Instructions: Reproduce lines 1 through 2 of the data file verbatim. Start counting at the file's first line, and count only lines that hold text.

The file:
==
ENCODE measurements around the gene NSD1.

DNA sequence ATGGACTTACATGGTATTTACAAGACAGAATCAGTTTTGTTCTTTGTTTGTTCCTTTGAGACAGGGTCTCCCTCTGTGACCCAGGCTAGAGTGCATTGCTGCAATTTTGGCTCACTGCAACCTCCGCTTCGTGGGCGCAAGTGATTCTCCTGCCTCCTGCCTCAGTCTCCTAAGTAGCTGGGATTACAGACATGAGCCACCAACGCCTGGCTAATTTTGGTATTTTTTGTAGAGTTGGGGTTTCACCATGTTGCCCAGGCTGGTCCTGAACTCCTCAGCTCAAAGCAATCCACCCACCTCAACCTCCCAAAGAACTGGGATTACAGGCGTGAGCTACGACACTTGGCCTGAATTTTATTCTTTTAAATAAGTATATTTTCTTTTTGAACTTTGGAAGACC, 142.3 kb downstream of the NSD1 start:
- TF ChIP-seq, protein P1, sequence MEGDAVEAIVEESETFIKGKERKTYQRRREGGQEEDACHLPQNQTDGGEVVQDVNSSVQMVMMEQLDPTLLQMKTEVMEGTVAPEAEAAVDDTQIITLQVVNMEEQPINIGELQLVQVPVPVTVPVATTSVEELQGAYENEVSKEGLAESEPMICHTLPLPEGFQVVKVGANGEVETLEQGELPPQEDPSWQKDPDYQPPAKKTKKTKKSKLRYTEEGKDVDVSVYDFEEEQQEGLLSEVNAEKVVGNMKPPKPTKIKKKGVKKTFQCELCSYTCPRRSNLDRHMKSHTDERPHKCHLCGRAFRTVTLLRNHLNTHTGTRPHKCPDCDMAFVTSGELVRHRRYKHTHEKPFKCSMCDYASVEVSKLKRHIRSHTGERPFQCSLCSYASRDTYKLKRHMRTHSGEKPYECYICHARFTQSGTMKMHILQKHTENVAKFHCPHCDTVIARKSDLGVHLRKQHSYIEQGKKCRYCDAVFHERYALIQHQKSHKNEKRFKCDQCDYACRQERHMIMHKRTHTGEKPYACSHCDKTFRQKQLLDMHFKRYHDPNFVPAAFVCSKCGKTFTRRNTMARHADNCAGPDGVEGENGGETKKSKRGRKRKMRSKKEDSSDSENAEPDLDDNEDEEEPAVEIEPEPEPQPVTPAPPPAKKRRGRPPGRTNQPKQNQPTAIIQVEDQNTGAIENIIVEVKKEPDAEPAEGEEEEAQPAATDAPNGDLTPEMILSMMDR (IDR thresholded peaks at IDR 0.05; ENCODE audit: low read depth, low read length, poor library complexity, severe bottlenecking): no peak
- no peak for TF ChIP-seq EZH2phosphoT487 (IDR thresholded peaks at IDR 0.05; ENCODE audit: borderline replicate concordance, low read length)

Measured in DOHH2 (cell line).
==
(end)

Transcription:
ENCODE measurements around the gene NSD1.

DNA sequence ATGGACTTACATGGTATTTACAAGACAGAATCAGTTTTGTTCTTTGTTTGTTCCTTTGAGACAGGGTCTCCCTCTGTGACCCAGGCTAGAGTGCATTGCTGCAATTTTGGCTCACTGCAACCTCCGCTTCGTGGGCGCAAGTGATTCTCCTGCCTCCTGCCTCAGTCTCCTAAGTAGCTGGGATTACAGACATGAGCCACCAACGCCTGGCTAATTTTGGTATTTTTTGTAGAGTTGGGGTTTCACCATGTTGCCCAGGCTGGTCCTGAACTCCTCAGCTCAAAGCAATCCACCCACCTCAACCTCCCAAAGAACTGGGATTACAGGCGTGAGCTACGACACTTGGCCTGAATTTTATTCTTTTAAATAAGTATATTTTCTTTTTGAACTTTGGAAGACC, 142.3 kb downstream of the NSD1 start: